I’m not an art historian, as this post that still leaves me dissatisfied will show. But I do like art and architecture and sometimes even have coherent thoughts about them. This coherence is typified in my posts about Gothic art and architecture here and here. Part of what makes Gothic architecture easier to write about is the fact that it comes with a guidebook, almost. When Abbot Suger redesigned St. Denis, he wrote all about it.
This clarity is not the case for much early Christian art.
And today, I had to lead a tutorial seminar on the Catacombs of Rome, which lack much clarity and coherence because they were first excavated during the Reformation and were thus marshalled for the ‘Counter-‘ or ‘Catholic’ Reformation as Anti-Protestant/Iconoclast propaganda. Today, the Vatican still controls access to these subterranean lands full of wonderful images, thus making it harder to re-evaluate them based upon new techniques and better knowledge of the early history and art of Christianity from other sources (such as Dura Europos).
The propaganda value of the Catacombs comes from attempts to proclaim all of the art Christian and all of it pre-Constantinian. This often comes coupled with the belief that the Christians lived and hid in the Catacombs during times of persecution. The idea is that if you can prove a major role for bishops and the Bishop of Rome before Constantine, as well as the centrality of martyr (ie. saints’) cults in Ante-Nicene Christianity, as well as the prominence of Christian figural art including images of Christ before Nicaea, you can prove to Iconoclast Protestants who want to separate from Rome and abolish the cult of the saints that they are treading a fine line with overturning early stages of the very tradition that gave us the Scriptures.
However, I do not believe that you need to espouse this 16th-century propaganda to be Roman Catholic — not that I’m a Roman Catholic. The newer interpretations of the Catacombs are that they are subterranean necropoleis like those of other Mediterranean cities and that they housed the corpses Christians, Jews, and pagans. This view explains why there are so many pagan motifs in the art down there (you’d think it would be welcome to the Roman authorities).
Although such a view leads to re-dating some art as well as proclaiming other art pagan, the art that seems to date from the mid-third century still has many of the major Catacomb motifs — banquet scenes, Bible stories, Christ the Good Shepherd on the ceiling, fish, chi-rhos, and the like. Thus, arguments for Ante-Nicene figural images can still stand against Iconoclastic opponents.
Of course, when the material is re-dates, there is some trouble with the fact that none of the crosses or crucifixions pre-dates the fifth century. But this merely makes the Catacombs like every other place with Christian art. Christians were very slow to go about publically painting and carving crosses. My hunch is that in a culture where people are actually crucified, it’s still too raw; Christians have to spend enough time working through the shame as it is, as evidenced in Justin’s Dialogue with Trypho.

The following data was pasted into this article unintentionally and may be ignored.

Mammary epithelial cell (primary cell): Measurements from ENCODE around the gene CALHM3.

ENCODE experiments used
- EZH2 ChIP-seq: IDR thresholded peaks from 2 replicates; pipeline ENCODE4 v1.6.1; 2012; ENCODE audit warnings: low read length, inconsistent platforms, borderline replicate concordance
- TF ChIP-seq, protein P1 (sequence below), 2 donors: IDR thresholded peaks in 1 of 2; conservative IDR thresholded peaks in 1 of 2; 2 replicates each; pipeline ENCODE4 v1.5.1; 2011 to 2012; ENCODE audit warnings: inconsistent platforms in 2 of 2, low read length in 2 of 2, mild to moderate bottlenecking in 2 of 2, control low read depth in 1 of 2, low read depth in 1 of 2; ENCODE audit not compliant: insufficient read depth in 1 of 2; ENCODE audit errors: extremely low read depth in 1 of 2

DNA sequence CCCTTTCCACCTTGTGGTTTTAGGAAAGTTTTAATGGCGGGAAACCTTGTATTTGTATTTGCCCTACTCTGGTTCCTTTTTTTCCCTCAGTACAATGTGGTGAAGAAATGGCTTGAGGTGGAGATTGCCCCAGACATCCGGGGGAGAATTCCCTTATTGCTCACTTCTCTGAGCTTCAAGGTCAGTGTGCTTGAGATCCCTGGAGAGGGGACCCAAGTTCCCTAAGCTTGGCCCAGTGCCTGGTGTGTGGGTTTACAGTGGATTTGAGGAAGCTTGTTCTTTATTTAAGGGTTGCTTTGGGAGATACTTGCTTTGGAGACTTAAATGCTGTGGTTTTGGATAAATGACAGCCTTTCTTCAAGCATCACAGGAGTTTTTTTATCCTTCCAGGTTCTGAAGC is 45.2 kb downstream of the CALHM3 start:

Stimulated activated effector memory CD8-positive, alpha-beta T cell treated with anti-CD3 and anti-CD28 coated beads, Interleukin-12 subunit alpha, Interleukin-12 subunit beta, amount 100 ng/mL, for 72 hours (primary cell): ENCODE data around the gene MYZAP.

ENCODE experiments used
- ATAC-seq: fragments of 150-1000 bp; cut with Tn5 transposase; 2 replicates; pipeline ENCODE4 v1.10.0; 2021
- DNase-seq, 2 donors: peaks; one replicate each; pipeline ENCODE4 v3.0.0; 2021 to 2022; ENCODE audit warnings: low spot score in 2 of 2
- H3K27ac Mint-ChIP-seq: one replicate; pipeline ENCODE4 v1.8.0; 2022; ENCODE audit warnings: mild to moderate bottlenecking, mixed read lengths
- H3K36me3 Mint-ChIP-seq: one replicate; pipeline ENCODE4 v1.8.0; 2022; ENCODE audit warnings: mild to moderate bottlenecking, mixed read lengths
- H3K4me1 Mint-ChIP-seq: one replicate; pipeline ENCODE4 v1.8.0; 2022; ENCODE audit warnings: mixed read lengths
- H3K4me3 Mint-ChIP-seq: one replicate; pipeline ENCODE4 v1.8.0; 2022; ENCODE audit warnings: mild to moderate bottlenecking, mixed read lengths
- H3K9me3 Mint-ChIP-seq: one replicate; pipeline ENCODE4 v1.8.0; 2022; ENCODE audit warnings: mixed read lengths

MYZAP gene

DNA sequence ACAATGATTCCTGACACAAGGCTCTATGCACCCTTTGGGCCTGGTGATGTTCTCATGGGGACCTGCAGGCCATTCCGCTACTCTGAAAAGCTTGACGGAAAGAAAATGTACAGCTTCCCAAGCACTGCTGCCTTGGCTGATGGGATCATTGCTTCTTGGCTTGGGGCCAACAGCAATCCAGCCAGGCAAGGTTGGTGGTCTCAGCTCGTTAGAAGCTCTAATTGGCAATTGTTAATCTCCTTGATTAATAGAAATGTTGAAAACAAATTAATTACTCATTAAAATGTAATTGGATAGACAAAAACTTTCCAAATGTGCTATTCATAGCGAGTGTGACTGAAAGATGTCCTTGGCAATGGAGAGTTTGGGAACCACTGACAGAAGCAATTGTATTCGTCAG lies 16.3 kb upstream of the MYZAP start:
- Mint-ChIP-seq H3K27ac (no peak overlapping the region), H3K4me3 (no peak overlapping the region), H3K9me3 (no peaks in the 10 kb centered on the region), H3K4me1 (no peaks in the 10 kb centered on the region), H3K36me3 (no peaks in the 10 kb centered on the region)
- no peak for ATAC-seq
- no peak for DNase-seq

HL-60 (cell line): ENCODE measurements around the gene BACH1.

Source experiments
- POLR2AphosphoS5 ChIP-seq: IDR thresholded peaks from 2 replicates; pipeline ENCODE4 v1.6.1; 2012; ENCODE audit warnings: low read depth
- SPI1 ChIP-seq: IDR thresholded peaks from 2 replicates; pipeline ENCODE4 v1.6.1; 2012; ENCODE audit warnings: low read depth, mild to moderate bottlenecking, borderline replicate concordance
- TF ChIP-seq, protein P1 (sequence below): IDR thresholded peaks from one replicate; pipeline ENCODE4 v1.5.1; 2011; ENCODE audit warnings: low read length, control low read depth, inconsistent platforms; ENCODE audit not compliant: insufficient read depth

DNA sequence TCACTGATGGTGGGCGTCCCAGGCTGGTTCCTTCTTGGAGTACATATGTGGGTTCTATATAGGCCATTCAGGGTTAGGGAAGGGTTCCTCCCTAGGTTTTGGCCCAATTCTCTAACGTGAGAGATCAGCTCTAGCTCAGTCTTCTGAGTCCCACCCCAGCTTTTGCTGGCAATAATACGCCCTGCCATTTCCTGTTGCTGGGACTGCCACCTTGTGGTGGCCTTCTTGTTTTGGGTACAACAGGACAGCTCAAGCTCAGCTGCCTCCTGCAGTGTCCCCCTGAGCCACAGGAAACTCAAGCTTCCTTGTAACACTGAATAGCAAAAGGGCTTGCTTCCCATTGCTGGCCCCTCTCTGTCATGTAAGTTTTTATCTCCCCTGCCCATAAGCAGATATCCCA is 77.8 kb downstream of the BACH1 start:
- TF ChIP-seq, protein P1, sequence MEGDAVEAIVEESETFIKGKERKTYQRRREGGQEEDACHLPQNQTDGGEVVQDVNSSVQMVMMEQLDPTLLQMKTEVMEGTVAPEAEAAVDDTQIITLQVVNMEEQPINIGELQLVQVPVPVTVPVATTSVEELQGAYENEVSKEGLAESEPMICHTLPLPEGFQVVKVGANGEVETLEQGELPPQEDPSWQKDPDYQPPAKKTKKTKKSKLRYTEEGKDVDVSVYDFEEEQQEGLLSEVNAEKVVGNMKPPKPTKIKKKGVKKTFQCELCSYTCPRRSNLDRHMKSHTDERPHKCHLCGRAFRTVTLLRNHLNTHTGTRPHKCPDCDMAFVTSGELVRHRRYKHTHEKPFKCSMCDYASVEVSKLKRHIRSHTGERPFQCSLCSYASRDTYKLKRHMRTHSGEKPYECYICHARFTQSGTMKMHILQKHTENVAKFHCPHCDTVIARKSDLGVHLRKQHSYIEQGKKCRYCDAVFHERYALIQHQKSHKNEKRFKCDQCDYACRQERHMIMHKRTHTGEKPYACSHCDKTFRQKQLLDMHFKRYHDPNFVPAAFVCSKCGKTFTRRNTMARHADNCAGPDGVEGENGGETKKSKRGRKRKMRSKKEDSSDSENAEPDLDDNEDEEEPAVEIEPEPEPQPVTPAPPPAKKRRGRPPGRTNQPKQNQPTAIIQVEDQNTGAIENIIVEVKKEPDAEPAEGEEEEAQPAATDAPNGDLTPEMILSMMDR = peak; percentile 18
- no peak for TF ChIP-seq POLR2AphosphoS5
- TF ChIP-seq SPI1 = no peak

I think the lack of crosses also points to the purpose of the art. While it’s likely that some Christian martyrs were buried there, no evidence exists for regular Church services down there, apart (one imagines) from martyrs’ festivals. The Bible stories tend to be images of people being saved, not of Christ’s salvific act. They are reminders of the hope all Christians hold.
Another idea countered by younger scholars is that every banquet scene in the Catacombs is Eucharist. Since some of them are pagan, this need not be so. They could be images of the heavenly banquet; they could be images of the banquets Romans (Christians included) held at the tombs of loved ones on the anniversary of their death; they could be images the Christian love-feast. Who knows?
Alas, however, these views are hard to find, as an art historian/archaeologist friend was explaining today over coffee. Since access to these sites is so closely controlled, and the official line so loudly proclaimed, it is hard to find a book that will break the silence and tell the truth in all its messiness and with all its uncertainties.
But I like the image of the Catacombs as common cemeteries where Christians told their stories in frescoes, even if they are not always the stories we expect. It adds another angle to the evidence provided by the also scant but much more numerous documentary evidence that I usually deal with.